By: Kevin Rousseau - Kevin's Articles are Sponsored by
August 26, 2005

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New NFL policy lets players who don’t want to stand for anthem stay in locker room

I'm going to let you in on a little secret when it comes to the art of football column writing.

A good column should be insightful, make you think or perhaps get you riled up.

I've been at this for four seasons now and I'm here to tell you that this 2005 Patriots team is just plain boring.

All it does is keep its head down, convert in all three phases of the game and destroy its competition, usually in embarrassing fashion.

So just how do I stir up the pot with these ingredients?

These guys are a snooze because few things actually go wrong or become controversial with this squad. It's just business as usual for Bill Belichick's team; the latest of example of which was the thrashing of the Packers on Friday night at Lambeau Field.

The third pre-season matchup is frankly the only one of the four games that is worth watching from beginning to end. It's really the only opportunity that we have as observers and fans to compare apples to apples when it comes to just how the team looks.

And against the Packers, this Patriots squad looked about as good as you could have hoped for.

Want a special teams newcomer who might make the squad? I submit to you Ellis Hobbs and his impressive kickoff returns. Or how about a check on the rookie offensive lineman? They didn't look like rookies against the Packer front seven, opening holes for Corey Dillon to blast through on the way into the end zone.

Or perhaps you are wondering if the defense continue to have the knack for making game-changing plays without Tedy Bruschi? Well, on Friday night they made Brett Favre look a lot like what he should be considered.

An overrated quarterback far past his prime.

I'm at a loss as to why the national media continues to fawn over this guy. Does he have polaroids of Joe Theismann in a compromising situation?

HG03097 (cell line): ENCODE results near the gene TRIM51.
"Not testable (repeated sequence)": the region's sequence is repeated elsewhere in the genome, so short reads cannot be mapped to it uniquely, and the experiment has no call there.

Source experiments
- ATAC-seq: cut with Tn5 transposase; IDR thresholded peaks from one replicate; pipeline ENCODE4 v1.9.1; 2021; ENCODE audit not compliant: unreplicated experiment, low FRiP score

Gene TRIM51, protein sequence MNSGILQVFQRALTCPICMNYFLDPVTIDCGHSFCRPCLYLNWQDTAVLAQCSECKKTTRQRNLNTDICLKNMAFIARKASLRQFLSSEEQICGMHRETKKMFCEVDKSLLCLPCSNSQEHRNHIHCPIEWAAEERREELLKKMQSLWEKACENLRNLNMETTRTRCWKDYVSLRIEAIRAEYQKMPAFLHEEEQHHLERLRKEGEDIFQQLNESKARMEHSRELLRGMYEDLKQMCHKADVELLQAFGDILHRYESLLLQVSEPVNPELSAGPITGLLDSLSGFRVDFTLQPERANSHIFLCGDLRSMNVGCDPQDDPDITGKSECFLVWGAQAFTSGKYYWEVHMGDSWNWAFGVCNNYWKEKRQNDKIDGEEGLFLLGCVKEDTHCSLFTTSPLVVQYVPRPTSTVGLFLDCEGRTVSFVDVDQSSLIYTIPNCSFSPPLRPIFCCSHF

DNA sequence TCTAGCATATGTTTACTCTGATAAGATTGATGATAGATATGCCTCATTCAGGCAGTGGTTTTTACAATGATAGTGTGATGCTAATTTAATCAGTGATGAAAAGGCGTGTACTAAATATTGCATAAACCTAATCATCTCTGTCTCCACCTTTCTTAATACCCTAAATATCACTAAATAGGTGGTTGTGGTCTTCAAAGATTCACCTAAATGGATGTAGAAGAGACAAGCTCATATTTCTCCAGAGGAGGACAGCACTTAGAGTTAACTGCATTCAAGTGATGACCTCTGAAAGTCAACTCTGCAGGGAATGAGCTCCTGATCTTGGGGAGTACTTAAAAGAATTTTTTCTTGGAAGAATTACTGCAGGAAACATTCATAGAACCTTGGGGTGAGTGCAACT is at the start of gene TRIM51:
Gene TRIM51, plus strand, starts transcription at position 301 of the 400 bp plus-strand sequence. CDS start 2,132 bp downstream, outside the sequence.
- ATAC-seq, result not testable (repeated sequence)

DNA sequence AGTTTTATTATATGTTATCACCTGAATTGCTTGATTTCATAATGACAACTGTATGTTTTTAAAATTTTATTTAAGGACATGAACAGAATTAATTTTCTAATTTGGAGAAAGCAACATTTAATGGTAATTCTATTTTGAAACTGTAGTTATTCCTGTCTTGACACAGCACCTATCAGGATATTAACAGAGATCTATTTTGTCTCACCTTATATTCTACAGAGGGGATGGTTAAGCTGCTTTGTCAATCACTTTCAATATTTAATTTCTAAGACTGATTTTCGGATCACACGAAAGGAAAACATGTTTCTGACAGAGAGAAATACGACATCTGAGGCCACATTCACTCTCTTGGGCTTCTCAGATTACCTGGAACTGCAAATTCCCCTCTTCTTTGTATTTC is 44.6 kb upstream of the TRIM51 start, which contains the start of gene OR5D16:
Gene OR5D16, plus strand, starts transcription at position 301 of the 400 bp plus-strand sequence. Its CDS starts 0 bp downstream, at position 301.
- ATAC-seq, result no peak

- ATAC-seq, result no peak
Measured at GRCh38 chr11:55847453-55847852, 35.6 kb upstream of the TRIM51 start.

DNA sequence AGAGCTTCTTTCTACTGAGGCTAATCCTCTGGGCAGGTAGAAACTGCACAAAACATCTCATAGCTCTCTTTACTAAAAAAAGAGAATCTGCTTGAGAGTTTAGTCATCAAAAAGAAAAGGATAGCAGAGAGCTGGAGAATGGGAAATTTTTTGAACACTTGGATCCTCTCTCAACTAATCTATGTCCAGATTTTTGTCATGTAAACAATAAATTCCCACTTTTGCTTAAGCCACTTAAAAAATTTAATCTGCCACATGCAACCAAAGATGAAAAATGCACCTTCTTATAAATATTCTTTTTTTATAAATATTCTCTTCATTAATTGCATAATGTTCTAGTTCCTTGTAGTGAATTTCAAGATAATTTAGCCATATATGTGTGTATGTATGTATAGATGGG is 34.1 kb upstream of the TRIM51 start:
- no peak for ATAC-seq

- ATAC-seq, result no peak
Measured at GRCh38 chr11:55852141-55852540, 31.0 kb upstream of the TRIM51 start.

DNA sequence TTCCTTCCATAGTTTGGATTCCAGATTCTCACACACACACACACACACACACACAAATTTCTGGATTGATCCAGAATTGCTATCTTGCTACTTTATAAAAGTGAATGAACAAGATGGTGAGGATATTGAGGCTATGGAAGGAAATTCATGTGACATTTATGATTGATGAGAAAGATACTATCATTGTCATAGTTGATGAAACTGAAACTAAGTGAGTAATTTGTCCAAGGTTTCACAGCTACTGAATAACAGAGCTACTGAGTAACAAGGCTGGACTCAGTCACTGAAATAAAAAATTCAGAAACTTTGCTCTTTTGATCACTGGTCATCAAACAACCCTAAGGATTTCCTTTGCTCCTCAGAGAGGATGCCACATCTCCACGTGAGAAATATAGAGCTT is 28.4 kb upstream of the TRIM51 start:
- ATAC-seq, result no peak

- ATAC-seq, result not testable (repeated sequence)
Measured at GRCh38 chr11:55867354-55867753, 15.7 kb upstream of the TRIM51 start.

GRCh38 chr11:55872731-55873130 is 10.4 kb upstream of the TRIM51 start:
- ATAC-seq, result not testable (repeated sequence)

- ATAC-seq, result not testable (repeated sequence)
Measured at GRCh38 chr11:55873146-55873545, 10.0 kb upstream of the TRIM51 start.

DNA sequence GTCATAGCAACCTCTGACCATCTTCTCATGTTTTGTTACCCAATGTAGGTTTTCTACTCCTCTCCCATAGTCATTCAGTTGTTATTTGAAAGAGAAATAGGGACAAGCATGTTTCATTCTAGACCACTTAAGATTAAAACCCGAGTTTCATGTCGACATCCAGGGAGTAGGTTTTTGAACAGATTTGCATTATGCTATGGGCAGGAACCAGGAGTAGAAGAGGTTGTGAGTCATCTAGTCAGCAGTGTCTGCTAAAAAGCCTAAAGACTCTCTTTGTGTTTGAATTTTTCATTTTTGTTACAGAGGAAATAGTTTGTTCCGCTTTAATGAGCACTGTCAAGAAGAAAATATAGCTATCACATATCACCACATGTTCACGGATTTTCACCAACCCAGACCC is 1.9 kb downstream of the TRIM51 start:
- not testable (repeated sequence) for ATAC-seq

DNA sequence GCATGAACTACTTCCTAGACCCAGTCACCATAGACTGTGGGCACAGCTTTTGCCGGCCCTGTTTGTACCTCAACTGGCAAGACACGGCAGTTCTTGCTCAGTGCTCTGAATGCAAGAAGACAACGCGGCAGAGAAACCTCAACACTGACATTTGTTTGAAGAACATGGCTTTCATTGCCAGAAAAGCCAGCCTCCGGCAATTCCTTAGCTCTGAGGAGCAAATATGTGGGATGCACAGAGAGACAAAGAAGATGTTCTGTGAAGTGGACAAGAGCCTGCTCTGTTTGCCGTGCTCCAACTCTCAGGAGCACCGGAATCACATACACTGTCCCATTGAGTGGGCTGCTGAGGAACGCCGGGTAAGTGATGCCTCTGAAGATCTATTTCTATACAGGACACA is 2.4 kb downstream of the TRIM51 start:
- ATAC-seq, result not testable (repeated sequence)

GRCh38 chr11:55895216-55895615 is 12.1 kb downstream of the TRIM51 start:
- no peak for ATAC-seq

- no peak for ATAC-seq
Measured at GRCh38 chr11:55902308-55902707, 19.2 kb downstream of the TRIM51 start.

He makes poor decisions on a regular basis, is good for a fruit loop play at least once a game and hasn't won a significant game since the first Clinton administration.

Much like how the Dolphins relied too much on Dan Marino in the latter part of his career, the Packers will continue to either succeed or fail (read: fail) on the shoulders of Favre. It is often true that when a franchise player is on a team, the squad relies on him to compose the masterpiece for them. That has been and will continue to be the case in Green Bay.

It's hard not to root for Brett Favre. He is likable, unassuming and a gamer who never mails in a performance.

But that doesn't mean that I have to be convinced that this guy should be considered one of the top five signal callers in the League.

What I am convinced of, however, is the ability of the 2005 Patriots to answer the bell on opening night against the Raiders on September 8th.

It's unrealistic to think that this season is going to go as well as the last two seasons. There are too many new variables for that to happen. I won't bore you with a shopping list of those changes. You know all of them by heart.

All of this adverse change makes it easy to become concerned that the wheels could fall of the bus very quickly for the Patriots. After watching Friday night's cool, methodical performance for the Patriots, I'm not worried anymore. The lugnuts are on there tight.

They're going to be okay this season. Sure, things will be different. What in life stays the same? But when you compare the Patriots third pre-season performance to those of others that you will see on television, it brings a sense of calm to the citizenry of Patriots Nation.

This snoozer of a successful team is a dream for a fan.

But geez, it sure is a grind for a columnist.